Nagasaki #3: Shrines and Temples

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June 8th 2014
Published: July 11th 2014
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We woke up, slightly groggy from the night before. I think it was around nine when we got up. We showered, dressed, and finished packing up all our stuff. We left our stuff at the reception and asked them about what temples we should visit. No visit to Japan is complete without a visit to some kind of temple or shrine. We got the lovely blokes at reception to write out in Japanese what charms we needed. They were stars! Then we headed off to follow their recommendations. We walked for about ten to fifteen minutes following the river. We found the shrine, but since we were starving, we headed to the nearest Lawson's for breakfast. There was only one salami and cheese set, so we had to shared it. We sat outside on the steps, the locals walking past probably thought that we were tramps. I also had a coffee and this sandwich thing that I had been eyeing up, on previous convenience store perusals in Nagasaki. I was quite disturbed as the sandwich looked like egg mayo, with a mini pork cutlet in the bun too, and was on the shelf and not in the refrigerator. The pork cutlet actually turned out to be a potato croquette, not a pork cutlet, I was slightly disappointed, but at least I tried it. While we were sitting there, a woman came over and gave us a bag of fruit, she deffo thought that we were hobos.

We headed up some steps to Suwa Shrine. On the map, it looked like there were a million steps and that it would be really steep. But in reality, it wasn't too bad at all. Suwa Shrine is a Shinto shrine and was built in 1625 and holds the Kunchi festival each year in October. The temple was quite quiet, which was nice. There were a few families there taking family photos on the steps in front of the main building. Most of the families had newborn babies, I wonder if it is good luck to bring them to them temple. We headed straight to the temple shop and handed over our pieces of paper. We were shown the charms we wanted and we purchased them along with the painted wooden panels. You are meant to write messages on the panels and hang them up in the temple's grounds. They usually have an area where you can hang them. However I think they are really pretty, so take them home and put them on display in my apartment. The temple's grounds were pretty, they were not too big and we spent a good while wandering around. There were some pretty views down over the city. We wandered up and through the red ttori gates. There were some fox statues, too. The shrine was really peaceful. We enjoyed looking around it.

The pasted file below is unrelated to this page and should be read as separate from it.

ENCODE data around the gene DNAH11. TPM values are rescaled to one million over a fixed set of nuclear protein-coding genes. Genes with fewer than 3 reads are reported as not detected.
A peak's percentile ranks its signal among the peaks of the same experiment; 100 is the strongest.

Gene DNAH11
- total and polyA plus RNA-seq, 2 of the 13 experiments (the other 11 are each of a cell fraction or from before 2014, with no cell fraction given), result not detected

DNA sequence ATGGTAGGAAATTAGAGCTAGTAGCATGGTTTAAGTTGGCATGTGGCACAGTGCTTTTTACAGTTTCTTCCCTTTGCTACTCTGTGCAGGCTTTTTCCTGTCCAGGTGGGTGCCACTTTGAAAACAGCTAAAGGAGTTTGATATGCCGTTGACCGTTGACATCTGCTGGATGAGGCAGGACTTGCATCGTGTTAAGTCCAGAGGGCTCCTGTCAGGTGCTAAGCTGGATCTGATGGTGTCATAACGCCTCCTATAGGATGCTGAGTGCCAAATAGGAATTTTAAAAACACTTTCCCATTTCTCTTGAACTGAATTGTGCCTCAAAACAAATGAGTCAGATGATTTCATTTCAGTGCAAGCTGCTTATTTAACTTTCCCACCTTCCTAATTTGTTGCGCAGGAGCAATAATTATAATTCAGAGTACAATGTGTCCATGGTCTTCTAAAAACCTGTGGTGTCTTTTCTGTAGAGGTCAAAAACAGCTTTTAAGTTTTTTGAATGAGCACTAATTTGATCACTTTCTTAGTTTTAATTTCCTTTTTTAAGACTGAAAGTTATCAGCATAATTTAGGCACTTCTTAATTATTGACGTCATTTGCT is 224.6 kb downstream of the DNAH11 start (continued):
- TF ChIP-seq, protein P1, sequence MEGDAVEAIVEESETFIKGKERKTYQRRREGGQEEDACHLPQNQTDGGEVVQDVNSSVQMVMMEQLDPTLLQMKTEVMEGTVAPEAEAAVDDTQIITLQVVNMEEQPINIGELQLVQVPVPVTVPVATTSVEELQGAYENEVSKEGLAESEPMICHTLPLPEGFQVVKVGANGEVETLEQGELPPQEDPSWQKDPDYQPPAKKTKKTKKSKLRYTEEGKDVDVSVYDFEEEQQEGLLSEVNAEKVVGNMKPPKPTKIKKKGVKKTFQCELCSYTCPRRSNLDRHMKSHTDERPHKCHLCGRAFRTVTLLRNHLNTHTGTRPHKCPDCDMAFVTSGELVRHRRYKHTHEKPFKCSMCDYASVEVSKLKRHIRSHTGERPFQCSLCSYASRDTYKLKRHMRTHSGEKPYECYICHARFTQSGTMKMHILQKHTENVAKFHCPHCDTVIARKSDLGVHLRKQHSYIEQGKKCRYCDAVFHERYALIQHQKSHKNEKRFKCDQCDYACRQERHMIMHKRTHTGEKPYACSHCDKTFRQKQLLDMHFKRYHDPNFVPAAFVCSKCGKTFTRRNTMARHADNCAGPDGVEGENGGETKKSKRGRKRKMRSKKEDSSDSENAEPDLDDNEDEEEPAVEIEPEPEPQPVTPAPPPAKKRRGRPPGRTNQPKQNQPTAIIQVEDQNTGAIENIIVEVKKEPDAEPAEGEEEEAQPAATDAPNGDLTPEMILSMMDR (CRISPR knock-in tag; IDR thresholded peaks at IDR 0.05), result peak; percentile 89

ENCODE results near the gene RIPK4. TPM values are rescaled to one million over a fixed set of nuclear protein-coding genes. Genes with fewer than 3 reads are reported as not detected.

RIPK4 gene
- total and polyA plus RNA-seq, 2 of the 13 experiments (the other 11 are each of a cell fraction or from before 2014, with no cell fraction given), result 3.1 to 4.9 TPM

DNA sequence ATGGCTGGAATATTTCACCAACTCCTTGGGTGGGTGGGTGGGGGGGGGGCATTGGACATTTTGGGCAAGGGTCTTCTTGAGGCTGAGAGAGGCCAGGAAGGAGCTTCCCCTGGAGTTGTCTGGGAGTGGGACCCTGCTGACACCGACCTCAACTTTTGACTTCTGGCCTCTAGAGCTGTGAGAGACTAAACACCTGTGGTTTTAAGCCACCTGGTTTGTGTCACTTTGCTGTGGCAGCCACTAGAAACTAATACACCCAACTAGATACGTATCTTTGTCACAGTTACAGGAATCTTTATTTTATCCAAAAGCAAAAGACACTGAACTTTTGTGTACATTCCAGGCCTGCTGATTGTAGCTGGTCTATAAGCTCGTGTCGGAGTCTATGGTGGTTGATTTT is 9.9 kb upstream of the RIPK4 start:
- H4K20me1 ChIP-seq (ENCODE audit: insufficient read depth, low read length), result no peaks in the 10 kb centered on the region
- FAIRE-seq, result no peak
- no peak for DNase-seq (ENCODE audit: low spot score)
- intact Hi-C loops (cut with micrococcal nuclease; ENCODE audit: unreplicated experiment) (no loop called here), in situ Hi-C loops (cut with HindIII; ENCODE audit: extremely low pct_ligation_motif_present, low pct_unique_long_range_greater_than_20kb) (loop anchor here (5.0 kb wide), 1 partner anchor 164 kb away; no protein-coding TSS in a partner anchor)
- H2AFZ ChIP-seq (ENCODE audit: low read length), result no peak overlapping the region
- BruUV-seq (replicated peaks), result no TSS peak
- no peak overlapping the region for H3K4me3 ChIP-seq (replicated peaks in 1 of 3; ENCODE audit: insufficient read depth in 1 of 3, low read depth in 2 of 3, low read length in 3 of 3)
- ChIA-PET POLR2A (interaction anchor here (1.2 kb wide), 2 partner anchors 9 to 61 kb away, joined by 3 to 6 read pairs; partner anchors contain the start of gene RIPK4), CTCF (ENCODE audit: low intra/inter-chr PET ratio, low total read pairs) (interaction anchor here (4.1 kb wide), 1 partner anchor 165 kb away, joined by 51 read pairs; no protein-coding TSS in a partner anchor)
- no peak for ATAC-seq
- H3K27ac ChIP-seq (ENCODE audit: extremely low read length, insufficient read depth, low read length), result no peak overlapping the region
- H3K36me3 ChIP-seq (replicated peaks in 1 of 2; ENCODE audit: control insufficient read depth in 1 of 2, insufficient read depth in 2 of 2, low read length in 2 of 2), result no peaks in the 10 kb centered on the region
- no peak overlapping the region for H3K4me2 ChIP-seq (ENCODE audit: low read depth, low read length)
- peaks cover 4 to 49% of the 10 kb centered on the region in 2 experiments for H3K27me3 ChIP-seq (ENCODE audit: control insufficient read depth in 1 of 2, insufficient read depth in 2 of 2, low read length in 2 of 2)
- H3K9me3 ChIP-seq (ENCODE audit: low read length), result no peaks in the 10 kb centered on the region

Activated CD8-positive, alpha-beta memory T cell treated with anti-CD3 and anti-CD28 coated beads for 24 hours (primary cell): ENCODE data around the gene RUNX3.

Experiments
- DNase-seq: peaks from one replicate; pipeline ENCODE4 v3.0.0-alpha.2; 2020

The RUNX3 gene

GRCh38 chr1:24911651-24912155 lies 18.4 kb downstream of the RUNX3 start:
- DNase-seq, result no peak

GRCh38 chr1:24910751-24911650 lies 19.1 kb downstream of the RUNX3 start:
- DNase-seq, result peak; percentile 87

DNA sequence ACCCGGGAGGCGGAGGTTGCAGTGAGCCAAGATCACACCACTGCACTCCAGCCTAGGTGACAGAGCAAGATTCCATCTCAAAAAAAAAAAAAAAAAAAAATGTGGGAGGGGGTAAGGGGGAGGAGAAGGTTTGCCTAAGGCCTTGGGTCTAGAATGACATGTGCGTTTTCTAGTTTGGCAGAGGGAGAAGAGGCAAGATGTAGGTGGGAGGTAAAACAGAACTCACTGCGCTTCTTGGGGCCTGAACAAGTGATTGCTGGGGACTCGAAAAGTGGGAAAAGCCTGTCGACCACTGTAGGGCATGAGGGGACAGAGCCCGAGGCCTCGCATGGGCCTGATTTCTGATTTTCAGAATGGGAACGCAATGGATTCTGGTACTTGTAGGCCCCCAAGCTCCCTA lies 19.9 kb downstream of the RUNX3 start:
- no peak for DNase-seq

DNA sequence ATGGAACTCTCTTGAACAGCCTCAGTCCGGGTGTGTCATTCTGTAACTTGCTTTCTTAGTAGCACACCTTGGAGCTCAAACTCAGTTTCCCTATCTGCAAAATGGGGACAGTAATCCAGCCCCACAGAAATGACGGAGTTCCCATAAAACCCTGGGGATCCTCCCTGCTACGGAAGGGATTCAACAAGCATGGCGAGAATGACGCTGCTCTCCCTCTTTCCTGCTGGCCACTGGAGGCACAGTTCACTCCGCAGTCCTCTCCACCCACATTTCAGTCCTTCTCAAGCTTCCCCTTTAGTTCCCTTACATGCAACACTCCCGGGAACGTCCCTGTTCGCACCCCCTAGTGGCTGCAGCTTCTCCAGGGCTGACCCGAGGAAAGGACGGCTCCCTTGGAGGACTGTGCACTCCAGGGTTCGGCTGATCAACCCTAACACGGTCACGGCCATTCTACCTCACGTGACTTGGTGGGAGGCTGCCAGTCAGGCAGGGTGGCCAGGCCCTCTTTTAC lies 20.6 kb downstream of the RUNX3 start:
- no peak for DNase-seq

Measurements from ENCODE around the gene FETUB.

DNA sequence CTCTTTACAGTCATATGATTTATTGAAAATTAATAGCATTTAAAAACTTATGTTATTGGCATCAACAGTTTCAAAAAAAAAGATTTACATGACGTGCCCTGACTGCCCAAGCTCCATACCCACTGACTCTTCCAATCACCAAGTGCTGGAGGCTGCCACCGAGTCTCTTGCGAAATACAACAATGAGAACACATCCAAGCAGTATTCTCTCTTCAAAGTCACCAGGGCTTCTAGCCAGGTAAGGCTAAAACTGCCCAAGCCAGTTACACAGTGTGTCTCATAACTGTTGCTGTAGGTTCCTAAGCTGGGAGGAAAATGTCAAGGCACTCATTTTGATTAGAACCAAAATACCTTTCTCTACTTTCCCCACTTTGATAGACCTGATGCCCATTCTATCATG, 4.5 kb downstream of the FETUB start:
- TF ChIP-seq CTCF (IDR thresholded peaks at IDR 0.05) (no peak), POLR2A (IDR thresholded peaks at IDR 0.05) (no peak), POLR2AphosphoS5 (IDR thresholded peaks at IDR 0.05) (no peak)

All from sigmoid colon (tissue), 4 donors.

We wandered back towards the hostel and along by the river. We headed up a side street by the hostel and that brought us out on a street that was filled with small temples. We had a wander around the first temple we happened upon. Zenrinji Temple. These temples, I think, were all built by Chinese immigrant to Nagasaki. We had a peak around the first one, it was pretty small and there wasn't much to see. The highlight was the appearance of a monk, who stood outside the house that was attached to the temple smoking a fag. That was a first for both of us, we have seen many monks in Asia, but never one having a cigarette, especially right next to the temple.

We wandered down the street, we didn't go into any of the other temples, as they were all pretty small and seemed pretty samey. One, you had to pay to enter and it looked tiny, so we skipped that too. We wandered down to the end of the temple street and at the bottom and down a bit there was a bigger temple. You had to pay to enter, but as it looked bigger and I think we got a little bit knocked off by producing the discount card that the hostel gave us. The temple is called Sofukuji Temple and is a Chinese zen temple. It was founded in 1629 by Fujian immigrants. The temple was beautiful and nice and peaceful. I really love the vibe of temples, so calming. It was quiet, too and there weren't too may other people looking around. Another thing I'm obsessed with taking pictures of temple architecture. I realise that they must all look the same, but I just think they are so beautiful.